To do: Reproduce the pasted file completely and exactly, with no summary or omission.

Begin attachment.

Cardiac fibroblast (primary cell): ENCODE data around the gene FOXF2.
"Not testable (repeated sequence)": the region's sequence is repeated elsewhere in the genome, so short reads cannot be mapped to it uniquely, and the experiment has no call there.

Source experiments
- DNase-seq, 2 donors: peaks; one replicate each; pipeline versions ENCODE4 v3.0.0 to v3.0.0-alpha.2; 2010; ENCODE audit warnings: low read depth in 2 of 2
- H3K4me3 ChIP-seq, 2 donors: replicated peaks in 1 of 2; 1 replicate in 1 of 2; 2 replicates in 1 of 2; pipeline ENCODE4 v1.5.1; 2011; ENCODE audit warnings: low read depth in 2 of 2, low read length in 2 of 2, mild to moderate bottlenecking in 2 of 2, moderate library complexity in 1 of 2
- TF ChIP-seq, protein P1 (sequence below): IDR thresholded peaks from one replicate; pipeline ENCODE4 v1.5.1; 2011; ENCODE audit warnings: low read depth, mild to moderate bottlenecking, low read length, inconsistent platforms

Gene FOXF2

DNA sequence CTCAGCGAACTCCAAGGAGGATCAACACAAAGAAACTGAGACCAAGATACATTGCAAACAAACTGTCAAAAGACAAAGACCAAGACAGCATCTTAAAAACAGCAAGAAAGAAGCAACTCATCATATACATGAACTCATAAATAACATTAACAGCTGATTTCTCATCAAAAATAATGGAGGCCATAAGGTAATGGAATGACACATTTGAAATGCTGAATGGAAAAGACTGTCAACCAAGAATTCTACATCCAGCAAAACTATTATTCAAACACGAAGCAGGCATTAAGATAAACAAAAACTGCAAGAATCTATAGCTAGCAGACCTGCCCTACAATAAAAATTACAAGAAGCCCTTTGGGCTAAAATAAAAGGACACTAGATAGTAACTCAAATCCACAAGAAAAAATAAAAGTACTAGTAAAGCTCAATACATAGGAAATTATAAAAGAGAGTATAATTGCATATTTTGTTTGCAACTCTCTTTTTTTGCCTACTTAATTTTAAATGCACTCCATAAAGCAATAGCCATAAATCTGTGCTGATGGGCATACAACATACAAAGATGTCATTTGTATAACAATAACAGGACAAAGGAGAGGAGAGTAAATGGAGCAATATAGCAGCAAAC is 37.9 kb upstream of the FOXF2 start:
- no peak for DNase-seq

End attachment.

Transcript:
Cardiac fibroblast (primary cell): ENCODE data around the gene FOXF2.
"Not testable (repeated sequence)": the region's sequence is repeated elsewhere in the genome, so short reads cannot be mapped to it uniquely, and the experiment has no call there.

Source experiments
- DNase-seq, 2 donors: peaks; one replicate each; pipeline versions ENCODE4 v3.0.0 to v3.0.0-alpha.2; 2010; ENCODE audit warnings: low read depth in 2 of 2
- H3K4me3 ChIP-seq, 2 donors: replicated peaks in 1 of 2; 1 replicate in 1 of 2; 2 replicates in 1 of 2; pipeline ENCODE4 v1.5.1; 2011; ENCODE audit warnings: low read depth in 2 of 2, low read length in 2 of 2, mild to moderate bottlenecking in 2 of 2, moderate library complexity in 1 of 2
- TF ChIP-seq, protein P1 (sequence below): IDR thresholded peaks from one replicate; pipeline ENCODE4 v1.5.1; 2011; ENCODE audit warnings: low read depth, mild to moderate bottlenecking, low read length, inconsistent platforms

Gene FOXF2

DNA sequence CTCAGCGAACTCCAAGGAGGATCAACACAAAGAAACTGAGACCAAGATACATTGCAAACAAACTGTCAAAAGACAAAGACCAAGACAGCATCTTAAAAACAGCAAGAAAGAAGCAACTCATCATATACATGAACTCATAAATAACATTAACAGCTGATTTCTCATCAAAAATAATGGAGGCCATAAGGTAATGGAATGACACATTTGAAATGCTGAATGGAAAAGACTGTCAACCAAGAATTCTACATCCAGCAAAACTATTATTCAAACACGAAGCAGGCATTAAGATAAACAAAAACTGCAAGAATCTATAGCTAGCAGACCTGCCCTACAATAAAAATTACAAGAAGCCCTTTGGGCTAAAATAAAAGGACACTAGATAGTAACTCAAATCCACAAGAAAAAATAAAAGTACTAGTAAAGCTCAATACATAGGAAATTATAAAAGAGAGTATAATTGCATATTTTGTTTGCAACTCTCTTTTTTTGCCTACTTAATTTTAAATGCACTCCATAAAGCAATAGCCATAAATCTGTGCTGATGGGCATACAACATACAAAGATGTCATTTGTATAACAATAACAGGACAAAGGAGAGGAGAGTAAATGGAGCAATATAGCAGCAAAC is 37.9 kb upstream of the FOXF2 start:
- no peak for DNase-seq